Case Presentation: A 61-year-old African American man with no significant medical history came to medical attention in December 2016 with severe post prandial bloating and vomiting for 2 months. On admission, vital signs and physical examination were unremarkable. The following laboratory tests were normal or negative: blood urea nitrogen, serum creatinine, bilirubin, alanine aminotransferase, aspartate aminotransferase, urinalysis, hemoglobin A1c, thyroid stimulating hormone, chest X-ray, electrocardiogram, computed tomography (CT) scan of the abdomen and upper gastrointestinal (GI) endoscopy. Further workup in the form of gastric emptying scan and small bowel follow through studies was consistent with generalized GI hypo-motility disorder of unclear etiology. CT scan of the chest showed a sub-centimeter spiculated nodule in right upper lobe of the lung with hypermetabolic activity seen on positron emission tomography (PET) scan consistent with malignancy. Nodule resection and biopsy showed poorly differentiated lung carcinoma. Serological testing was positive for neuronal nuclear antibodies (Anti-Hu, Anti-Ri) and cytoplasmic purkinje cell antibodies (Anti-YO). Overall clinical presentation was compatible with paraneoplastic GI hypo-motility disorder and patient was started on combined modality treatment with chemotherapy and radiation therapy for his lung cancer. Further modalities in the form of dietary modifications, pro-kinetic agents and psychological counselling were used for relief of his severe GI symptoms and clinical improvement was observed on follow-up visits.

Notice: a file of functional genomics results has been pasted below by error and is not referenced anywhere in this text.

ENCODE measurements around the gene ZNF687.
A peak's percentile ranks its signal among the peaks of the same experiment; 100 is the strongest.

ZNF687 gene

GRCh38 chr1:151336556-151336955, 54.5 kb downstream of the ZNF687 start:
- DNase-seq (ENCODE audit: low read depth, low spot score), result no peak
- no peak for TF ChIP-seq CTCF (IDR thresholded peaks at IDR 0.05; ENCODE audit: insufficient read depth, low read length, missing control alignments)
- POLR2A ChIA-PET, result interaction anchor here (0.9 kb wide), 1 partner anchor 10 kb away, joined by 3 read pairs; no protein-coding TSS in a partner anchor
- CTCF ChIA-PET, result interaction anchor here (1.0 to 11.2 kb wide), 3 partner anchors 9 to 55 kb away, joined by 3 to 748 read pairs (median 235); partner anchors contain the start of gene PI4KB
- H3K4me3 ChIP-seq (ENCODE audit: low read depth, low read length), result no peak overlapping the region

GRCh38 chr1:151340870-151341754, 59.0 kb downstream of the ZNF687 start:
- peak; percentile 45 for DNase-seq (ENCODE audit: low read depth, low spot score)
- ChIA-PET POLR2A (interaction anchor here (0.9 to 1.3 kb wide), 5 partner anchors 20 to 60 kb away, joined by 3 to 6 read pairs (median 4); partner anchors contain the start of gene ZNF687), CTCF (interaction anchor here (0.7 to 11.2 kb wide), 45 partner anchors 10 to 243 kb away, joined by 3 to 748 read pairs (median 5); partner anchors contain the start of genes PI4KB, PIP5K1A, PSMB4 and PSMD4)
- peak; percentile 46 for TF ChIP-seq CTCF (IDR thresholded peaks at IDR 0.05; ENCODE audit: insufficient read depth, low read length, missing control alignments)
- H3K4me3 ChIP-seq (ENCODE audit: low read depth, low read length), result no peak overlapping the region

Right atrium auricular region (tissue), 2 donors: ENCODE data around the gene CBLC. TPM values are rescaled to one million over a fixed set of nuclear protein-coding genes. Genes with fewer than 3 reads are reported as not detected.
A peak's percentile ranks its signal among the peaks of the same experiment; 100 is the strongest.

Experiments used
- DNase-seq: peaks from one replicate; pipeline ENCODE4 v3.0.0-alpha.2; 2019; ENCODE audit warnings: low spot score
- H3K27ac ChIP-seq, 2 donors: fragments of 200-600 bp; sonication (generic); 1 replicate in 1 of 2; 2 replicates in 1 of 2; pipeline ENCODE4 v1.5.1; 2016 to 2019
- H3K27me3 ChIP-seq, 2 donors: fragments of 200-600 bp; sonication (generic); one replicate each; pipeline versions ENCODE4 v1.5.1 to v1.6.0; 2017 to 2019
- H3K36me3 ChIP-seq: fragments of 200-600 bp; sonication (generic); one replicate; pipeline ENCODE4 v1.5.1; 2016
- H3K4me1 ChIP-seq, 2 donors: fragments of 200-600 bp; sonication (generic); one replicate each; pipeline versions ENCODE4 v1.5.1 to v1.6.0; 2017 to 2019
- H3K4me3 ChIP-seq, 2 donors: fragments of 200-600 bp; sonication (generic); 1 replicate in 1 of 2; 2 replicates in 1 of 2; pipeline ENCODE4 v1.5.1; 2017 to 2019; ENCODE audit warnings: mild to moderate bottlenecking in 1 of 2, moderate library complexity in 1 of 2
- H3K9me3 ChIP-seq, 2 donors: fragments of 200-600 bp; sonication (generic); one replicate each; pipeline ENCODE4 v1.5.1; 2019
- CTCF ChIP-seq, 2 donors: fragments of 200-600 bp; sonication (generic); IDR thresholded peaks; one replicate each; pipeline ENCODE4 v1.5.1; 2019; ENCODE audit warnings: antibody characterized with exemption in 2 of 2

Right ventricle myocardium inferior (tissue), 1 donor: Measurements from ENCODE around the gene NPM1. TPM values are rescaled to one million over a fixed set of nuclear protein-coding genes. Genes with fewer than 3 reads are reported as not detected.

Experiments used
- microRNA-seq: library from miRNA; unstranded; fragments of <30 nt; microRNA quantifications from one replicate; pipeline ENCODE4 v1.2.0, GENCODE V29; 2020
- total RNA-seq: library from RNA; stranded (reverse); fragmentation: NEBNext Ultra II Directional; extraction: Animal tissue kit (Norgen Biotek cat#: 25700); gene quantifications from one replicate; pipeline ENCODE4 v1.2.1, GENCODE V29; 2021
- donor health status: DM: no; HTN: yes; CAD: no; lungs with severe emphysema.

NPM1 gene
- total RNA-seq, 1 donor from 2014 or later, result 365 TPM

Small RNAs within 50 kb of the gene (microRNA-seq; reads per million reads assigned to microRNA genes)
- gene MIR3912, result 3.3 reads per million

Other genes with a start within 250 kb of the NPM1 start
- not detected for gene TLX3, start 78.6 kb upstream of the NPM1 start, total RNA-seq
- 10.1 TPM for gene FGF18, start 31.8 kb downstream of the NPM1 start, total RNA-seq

Discussion: Paraneoplastic gastrointestinal syndromes rarely precede the actual detection of an overt cancer with gastroparesis being a very rare initial presentation. Likely pathogenesis is the destruction of neuronal ganglions with chronic inflammation of involved nerve fibers. Once the diagnosis is established, treatment is mainly supportive with removal of the antigen source by treating the tumor along with dietary modifications, pro-kinetic agents and psychological counseling for symptomatic relief. To increase the clinical awareness of this rare clinical entity, we are presenting this case of severe gastroparesis that was later proven to be associated with an overt poorly differentiated lung cancer.

Conclusions: After ruling out common etiologies first, unexplained gastroparesis should always prompt workup for an overt malignancy in the right clinical setting. Serological detection of anti-Hu antibodies is of clinical significance in the early diagnosis of paraneoplastic gastroparesis with a specificity and a sensitivity of 99% and 82% respectively.

IMAGE 1: CT scan and PET scan of the chest showing hypermetabolic nodule and mediastinal lymphadenopathy.

IMAGE 2: Lung nodule biopsy consistent with poorly differentiated lung cancer